Hearing about other peoples’ traumatic experiences can cause emotional distress and behavioral changes. Children in the US endure various traumatic experiences, including natural disasters, bullying, domestic violence, and sexual abuse. Such trauma stories can cause behavioral and emotional issues in teens, impacting their quality of life. Seeking early professional trauma treatment can help your child recover from the effects of indirect exposure to trauma. At Destinations for Teens, we can help you understand secondary trauma and how to offer assistance to your loved one in such a condition.
Understanding Secondary Trauma
Teens can acquire traumatic stress through long-term contact with traumatized individuals, including family members and other children. For example, kids whose parents struggle with post-traumatic stress disorder (PTSD) can suffer trauma.
Indirect trauma can impact a teen in many ways. Therefore, you should be on the lookout for several warning signs, including:
- Emotional exhaustion
- Sleep troubles and nightmares
- Hyperarousal and hypervigilance
- Worrying too much about other peoples’ suffering
- Cynicism and anger
How the Condition Can Affect Your Teen
First, your teen may develop compassion fatigue, which occurs when teens take the caretaking role for an individual with PSTD. Frequent witnessing of trauma or being a caregiver can desensitize teenagers. While such teens may seem empathetic to the suffering of others, they may struggle with numbness.
Another common effect is the mean world syndrome, where teens develop a cynical worldview due to the media’s information exposure. For example, it may happen to teens exposed to stories of murder, sexual violence, climate change, and natural disasters. Such children can view the world as dangerous because of the negative news, regardless of their environmental situation.
Teens whose friends experience traumatic events might suffer from survivor’s guilt. While they may not be responsible for their peers’ suffering, they may wonder why the event occurred. Others worry about the outcomes and their inability to control the situation.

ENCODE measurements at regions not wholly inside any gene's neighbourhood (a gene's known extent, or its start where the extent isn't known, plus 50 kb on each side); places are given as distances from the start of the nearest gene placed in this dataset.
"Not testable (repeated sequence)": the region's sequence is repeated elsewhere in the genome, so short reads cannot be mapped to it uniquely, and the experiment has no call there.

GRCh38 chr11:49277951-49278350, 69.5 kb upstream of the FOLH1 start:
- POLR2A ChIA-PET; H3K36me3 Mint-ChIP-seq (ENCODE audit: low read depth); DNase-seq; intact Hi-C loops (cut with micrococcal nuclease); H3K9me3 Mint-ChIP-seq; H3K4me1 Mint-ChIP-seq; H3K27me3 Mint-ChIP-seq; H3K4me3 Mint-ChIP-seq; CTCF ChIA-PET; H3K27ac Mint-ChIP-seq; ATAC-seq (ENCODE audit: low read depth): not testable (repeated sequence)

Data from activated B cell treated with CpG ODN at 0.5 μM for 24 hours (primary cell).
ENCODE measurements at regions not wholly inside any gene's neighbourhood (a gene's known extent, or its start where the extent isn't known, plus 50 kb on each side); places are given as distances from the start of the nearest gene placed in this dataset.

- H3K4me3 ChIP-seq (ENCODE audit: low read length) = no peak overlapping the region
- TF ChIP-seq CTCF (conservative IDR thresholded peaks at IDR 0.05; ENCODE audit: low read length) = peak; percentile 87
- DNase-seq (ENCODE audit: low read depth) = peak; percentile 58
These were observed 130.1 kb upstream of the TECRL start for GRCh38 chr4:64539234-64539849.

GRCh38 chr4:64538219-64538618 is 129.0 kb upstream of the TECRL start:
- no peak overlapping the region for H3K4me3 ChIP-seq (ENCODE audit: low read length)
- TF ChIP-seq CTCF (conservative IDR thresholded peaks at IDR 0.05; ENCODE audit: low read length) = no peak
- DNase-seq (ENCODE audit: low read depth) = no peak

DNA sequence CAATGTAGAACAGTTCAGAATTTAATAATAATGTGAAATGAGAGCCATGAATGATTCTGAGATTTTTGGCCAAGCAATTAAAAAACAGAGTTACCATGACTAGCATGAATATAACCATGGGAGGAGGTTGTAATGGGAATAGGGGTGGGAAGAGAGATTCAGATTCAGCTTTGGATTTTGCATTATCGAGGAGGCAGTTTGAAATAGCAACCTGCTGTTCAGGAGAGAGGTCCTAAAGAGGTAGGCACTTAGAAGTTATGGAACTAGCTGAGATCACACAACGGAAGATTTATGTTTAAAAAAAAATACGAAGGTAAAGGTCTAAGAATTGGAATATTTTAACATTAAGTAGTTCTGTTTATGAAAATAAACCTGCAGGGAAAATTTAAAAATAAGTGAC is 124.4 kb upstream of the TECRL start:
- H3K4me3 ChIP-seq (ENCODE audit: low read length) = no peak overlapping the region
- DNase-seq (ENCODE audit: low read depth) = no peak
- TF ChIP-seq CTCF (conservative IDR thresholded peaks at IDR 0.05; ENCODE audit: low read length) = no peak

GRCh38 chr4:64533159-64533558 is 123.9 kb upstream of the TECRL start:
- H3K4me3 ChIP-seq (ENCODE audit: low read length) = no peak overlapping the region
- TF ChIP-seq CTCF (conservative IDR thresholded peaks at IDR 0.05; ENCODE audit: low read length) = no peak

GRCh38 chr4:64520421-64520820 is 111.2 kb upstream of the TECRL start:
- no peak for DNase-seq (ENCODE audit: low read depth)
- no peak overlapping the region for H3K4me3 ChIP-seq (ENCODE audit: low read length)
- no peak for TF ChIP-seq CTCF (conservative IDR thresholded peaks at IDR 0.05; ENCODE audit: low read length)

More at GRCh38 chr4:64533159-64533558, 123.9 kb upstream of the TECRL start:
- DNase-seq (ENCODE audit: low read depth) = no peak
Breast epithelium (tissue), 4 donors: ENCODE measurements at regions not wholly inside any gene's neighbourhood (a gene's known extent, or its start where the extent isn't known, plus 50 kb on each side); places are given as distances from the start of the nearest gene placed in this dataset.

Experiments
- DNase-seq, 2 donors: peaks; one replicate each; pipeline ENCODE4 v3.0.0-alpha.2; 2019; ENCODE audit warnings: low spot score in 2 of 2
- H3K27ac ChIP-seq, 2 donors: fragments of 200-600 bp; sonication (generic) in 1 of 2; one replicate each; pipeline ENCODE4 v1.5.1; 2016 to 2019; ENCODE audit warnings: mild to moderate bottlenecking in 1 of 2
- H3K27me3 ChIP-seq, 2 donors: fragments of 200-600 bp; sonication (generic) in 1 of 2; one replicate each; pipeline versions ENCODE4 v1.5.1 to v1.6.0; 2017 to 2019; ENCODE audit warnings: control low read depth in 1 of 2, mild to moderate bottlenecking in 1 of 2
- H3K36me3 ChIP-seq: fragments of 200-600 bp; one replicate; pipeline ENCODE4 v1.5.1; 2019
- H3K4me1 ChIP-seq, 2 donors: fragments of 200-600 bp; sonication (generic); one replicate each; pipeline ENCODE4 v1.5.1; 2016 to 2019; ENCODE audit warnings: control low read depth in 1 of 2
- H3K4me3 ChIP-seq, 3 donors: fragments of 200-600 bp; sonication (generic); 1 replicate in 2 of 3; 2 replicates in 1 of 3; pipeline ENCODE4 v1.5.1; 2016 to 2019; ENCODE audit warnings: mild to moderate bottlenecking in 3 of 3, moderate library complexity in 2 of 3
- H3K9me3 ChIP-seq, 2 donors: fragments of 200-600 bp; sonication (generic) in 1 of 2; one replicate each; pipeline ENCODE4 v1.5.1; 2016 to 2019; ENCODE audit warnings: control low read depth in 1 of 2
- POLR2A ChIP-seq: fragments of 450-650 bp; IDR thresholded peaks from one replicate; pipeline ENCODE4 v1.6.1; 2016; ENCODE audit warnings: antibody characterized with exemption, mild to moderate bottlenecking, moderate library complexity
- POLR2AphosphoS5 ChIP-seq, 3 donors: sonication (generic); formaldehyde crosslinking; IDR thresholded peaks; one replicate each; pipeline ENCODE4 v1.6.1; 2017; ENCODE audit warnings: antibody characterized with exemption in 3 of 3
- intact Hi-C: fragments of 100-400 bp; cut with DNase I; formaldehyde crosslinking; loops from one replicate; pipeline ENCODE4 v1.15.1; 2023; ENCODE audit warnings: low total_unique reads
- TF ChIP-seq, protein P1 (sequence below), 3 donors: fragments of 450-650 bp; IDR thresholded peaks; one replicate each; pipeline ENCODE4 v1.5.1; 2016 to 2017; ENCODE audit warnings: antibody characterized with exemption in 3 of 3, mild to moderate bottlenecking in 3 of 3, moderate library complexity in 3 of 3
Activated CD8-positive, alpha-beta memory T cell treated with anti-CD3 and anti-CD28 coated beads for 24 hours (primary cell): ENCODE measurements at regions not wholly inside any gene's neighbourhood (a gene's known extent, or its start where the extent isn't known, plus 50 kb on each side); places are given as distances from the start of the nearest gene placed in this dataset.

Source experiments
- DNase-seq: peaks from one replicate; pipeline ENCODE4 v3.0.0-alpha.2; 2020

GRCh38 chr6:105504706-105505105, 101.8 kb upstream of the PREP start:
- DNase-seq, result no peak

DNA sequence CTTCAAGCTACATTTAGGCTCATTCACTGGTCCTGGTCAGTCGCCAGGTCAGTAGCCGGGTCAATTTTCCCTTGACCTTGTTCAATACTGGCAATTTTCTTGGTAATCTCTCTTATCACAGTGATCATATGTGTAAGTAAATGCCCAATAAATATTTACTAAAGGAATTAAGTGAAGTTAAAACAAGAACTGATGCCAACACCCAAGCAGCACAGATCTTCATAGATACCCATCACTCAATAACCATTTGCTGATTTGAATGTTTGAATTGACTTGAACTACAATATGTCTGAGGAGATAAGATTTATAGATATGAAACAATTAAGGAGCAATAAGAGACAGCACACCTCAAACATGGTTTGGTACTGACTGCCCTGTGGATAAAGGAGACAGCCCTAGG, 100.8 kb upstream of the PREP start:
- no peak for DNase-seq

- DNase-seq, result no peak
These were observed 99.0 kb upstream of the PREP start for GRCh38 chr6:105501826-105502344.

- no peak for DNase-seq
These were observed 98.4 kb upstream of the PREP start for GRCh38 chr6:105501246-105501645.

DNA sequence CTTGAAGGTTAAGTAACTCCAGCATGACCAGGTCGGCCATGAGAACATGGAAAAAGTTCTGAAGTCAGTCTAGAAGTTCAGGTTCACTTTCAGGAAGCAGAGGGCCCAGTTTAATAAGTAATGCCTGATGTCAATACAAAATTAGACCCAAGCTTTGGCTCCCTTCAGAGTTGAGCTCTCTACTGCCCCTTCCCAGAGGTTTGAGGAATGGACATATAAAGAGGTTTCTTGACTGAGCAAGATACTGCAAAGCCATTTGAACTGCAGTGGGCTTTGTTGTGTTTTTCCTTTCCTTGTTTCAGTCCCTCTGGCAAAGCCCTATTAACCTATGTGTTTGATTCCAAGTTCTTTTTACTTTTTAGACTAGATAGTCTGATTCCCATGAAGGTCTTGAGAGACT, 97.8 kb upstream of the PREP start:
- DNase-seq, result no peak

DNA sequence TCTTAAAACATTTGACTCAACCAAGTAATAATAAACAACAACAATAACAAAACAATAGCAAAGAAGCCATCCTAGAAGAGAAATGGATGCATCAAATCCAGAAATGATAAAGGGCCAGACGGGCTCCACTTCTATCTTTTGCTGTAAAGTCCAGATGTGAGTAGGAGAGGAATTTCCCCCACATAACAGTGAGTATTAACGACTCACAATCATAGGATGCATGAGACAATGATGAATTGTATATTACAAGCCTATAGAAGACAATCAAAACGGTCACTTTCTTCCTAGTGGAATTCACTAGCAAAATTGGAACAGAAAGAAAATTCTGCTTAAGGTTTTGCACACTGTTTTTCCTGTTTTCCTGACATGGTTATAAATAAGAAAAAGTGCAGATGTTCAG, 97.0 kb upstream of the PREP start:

How to Help a Teen With Secondary Trauma
Secondary trauma in teens is an issue that parents need to address by seeking professional help. If left untreated, it can cause long-term mental, physical, and emotional problems. In most cases, people with secondary traumatic stress have anxiety and depressive disorders. They are likely to become disconnected and withdrawn.
If you notice undesirable behavioral changes with your child, consult a rehab center to access quality care and various treatment services, such as:
- Teen trauma treatment
- Anxiety treatment program
- Teenage depression treatment
- Partial hospitalization program (PHP)
- Internet addiction treatment
- Residential treatment program
Exposing your children to negative media can cultivate how they view the world. Avoid this by choosing inspirational media, which empowers the child to overcome secondary trauma in teens. Exposure to positive content can eliminate the undesirable beliefs acquired and help teens understand how to balance different worldviews.
Individuals with trauma might feel hopeless and lose control of what is happening in their lives. You can educate your child to understand when events are out of control and how to react. Recognizing this can boost self-esteem and minimize fears.
Develop a sense of safety. Cultivating internal control enables teens to understand whether the threats they face are real or not. The environment can impact a child’s behavior. Parents need to ensure kids’ safety and provide the necessary support for growth and development. Self-protection and self-care practices can also help teens deal with stressful life situations.
Contact Destinations for Teens for Expert Help
Struggling with secondary trauma can be an unpleasant experience. If your child has the condition, seek professional intervention immediately. At rehab, therapists are committed to providing the best care for their clients’ successful recovery. Contact Destinations for Teens at 877.466.0620 today to speak to our therapist.